A Dummies Guide to the Greek Financial Crisis

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What's going in in Greece and how does it effect us? Juliet Dowey breaks it down

Europe Wrestles With Debt Crisis

What’s going on?

In 2010, investors around the world realised that the Greek government would not be able to pay its debts. Five years later, despite three enormous bailouts and unprecedented austerity measures, there’s still no sign of recovery. Now, Prime Minister Alexis Tsipras has created even more uncertainty by calling a “snap” general election for the 20 September.

Why has Tsipras resigned?

Alexis Tsipras

Tsipras, who leads the left-wing Syriza party, was elected as prime minister in January 2015 largely because of his promise to end what he called the “vicious cycle of austerity measures”. However, in July this year he was forced to agree to still harsher measures in order to secure a third bailout for Greece. This decision was widely criticised even within Syriza, so Tsipras now feels he needs a new mandate from the Greek people.

How did Greece’s problems start?

Greek money

On the 19th June 2000, Greece adopted the euro as its currency. At the time, this seemed like a great idea, since it was hoped that, if Greece did run into problems, richer Eurozone countries such as France and Germany would come to its aid. In fact, lenders were so confident in this ‘insurance policy’ that they rushed to buy Greek government bonds. In other words, they gave huge amounts of money to the Greek government in return for a promise that they would pay it back, with interest, later. Eight years later, the global economy collapsed. When the banks examined Greek’s national debt, they discovered that even if everyone in Greece gave all their money to the government, it would still take over a year to pay off its debts. Panic ensued.

What happened next?

The problem was that, when Greece joined the Eurozone, its government lost the power to pay its debts simply by printing more money for itself. So all they could do when they realised, was ask for money from other countries. Luckily for Greece, in May 2010, members of the Eurozone and the International Monetary Fund (which acts as a bank of last resort for struggling governments) agreed to give it 110 billion euros over the next three years. However, in return, they forced the Greek government to cut its spending and increase taxes.

Did that solve the problem?

No. The government increased taxes, as they’d been told to, but this just led to a vicious cycle:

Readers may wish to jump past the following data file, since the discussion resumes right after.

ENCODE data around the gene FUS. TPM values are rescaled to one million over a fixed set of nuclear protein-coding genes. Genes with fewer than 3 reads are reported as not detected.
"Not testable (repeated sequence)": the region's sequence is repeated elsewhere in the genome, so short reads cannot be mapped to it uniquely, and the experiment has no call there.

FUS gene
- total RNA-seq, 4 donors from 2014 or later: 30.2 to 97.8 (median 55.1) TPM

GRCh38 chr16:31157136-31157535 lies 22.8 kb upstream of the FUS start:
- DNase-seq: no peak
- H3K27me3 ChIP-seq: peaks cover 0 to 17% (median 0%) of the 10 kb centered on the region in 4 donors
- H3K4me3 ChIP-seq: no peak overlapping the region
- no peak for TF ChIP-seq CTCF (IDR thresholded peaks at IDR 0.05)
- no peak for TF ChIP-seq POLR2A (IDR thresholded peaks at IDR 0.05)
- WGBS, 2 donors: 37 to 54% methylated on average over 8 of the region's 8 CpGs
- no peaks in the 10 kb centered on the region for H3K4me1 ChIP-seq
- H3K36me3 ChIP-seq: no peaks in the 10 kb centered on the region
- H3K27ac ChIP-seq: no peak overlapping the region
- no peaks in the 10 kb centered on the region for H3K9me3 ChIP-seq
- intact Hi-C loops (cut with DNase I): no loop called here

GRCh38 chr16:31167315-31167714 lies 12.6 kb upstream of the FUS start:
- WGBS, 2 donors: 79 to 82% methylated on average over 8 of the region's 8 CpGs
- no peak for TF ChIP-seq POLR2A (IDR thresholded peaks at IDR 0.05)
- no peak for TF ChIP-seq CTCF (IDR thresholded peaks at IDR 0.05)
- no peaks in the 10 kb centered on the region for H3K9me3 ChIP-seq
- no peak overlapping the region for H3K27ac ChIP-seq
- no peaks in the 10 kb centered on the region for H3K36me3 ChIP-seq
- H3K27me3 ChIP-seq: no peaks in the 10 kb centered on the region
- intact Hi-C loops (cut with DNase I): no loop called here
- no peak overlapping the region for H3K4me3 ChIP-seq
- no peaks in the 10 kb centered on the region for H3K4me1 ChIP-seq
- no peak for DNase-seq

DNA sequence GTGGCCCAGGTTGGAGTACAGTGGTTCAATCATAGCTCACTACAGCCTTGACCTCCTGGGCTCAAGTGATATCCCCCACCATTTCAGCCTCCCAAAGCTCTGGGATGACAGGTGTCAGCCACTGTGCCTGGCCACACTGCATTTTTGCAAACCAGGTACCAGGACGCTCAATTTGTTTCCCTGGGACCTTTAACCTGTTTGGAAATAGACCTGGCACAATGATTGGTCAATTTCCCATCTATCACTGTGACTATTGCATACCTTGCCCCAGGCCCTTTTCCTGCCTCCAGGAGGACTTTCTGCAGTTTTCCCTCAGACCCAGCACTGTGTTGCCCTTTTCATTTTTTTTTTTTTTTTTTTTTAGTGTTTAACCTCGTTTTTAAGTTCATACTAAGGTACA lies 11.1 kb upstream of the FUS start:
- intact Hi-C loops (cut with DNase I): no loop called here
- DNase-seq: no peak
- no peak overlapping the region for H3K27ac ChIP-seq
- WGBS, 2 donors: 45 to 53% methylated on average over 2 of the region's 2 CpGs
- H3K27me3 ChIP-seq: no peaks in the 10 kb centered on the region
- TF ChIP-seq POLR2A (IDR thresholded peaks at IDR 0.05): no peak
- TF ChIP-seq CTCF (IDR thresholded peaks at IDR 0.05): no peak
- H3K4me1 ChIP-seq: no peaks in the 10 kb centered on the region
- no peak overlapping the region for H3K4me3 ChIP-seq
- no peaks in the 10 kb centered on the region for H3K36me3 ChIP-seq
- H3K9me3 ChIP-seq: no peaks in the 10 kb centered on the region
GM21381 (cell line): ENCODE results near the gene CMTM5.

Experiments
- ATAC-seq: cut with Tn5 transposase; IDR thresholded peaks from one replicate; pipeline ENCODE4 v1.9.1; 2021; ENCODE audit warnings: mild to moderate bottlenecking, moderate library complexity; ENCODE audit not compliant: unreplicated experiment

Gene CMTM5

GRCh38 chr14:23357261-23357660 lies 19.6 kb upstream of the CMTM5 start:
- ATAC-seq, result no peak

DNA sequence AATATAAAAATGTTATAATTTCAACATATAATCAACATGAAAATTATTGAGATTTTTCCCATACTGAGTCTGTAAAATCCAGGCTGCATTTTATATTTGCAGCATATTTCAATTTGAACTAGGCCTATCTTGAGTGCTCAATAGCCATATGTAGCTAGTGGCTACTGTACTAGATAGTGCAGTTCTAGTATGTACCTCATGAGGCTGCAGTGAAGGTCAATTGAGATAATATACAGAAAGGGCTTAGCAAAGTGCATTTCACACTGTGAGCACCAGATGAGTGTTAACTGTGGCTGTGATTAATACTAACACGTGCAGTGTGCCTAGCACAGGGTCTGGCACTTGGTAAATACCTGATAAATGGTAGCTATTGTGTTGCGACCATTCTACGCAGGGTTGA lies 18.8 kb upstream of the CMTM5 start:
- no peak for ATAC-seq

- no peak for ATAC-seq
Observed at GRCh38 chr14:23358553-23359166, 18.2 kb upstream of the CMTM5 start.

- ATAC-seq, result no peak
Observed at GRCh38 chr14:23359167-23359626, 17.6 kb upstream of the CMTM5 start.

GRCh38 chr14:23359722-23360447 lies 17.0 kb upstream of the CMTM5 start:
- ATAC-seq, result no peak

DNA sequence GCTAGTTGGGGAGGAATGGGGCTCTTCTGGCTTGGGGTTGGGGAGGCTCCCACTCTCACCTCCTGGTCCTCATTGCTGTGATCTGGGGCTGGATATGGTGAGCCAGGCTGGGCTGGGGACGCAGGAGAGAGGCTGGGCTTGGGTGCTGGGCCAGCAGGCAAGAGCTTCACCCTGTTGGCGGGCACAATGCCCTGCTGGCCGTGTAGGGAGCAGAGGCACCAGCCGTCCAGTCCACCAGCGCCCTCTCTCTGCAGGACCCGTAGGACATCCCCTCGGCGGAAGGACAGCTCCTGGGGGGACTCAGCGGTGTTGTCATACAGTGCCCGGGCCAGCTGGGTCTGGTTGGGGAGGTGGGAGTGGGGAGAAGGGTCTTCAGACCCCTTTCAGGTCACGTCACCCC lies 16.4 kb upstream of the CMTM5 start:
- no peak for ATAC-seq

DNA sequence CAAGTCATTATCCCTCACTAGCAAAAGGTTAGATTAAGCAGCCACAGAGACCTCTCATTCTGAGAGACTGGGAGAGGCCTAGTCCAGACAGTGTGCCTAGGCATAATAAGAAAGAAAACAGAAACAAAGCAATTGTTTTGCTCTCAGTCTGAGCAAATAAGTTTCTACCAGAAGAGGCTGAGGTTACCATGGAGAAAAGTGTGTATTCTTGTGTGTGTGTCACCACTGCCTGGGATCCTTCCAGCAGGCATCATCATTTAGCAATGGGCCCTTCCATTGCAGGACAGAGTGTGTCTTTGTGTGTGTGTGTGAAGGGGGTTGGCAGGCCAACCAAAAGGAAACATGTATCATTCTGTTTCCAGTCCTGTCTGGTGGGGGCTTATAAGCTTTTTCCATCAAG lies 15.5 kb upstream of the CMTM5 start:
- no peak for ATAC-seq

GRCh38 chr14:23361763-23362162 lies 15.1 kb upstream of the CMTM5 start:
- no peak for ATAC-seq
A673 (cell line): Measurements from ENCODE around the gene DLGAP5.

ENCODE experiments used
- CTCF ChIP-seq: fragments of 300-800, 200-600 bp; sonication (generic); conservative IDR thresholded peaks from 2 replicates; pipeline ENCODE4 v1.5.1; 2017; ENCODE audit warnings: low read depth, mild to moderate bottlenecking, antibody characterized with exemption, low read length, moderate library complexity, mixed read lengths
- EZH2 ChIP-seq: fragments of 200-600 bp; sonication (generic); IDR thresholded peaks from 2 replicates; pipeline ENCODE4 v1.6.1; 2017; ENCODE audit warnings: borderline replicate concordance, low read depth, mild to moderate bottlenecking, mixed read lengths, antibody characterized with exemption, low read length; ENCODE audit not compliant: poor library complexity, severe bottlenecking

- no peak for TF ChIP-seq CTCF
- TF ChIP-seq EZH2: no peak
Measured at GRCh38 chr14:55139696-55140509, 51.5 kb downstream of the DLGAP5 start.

greece diagram


So, with debt spiralling out of control, the Greek government asked for more money. In March 2012, Eurozone countries and the IMF lent 130 billion euros to Greece in exchange for further “austerity measures” (higher taxes and lower spending). They also ordered some of Greece’s creditors to “write off” some debt. However, this means that almost nobody is now prepared to lend Greece money except at extremely high interest rates (which the Greek government can’t afford).


Did that solve the problem?

Once again, no.  By July this year, it was clear that the Greek government wasn’t going to be able to keep up its repayments. Once again, there was widespread panic. Eventually, after several missed deadlines, on August 14th world leaders agreed to lend Greece another €86 billion. If they hadn’t Greece may well have been forced to leave the euro (a so-called Grexit) and might even have been declared bankrupt.

Why do the other Eurozone leaders keep giving Greece money?


Because they’re desperate to stop Greece from becoming the first developed country ever to fail to pay back loans from the IMF and therefore risk being declared bankrupt. This would be a disaster not only for Greece, but also for the rest of the Eurozone and indeed the world because it would almost certainly lead to Greece being forced to leave the EU and return to using the drachma, which would jeopardise the euro’s status as a  ’stable’ currency.

Why does all this matter?

Firstly, the impact on Greek people has been catastrophic. A shocking 25% of Greeks are unemployed, including 52% of 16-24 year olds. The average income of a Greek person has reduced by 24% since 2009. And the average pension has reduced by 27%.


Can any of this affect us in the UK?

Greece and the UK

Yes. The UK, like most developed countries, is a member of the IMF, so if Greece fails to repay its debts the UK government will lose money. Even more importantly, the Greek crisis has led to fears about the financial stability of other countries, which has caused people to invest less money in stock markets across Europe. And when the European economy suffers, the UK economy suffers, because around half the money invested in businesses in the UK comes from the EU and around 3.5 million UK jobs rely on trade with the EU.

What’s next for Greece?

On September 20, Greeks will go to the polls to decide who will lead their next government. Candidates include Alexis Tsipras, the current Prime Minister, Yanis Varoufakis, his former finance minister, who defected to form a more radical anti-austerity party, and Evangelos Meimarakis, leader of the centre-right, pro-austerity New Democracy Party. Until the results are announced, it’s hard to know what will happen next. However, although one estimate has suggested that Greece’s economy has grown very slightly in the last three months, the road to recovery will certainly be a long one.

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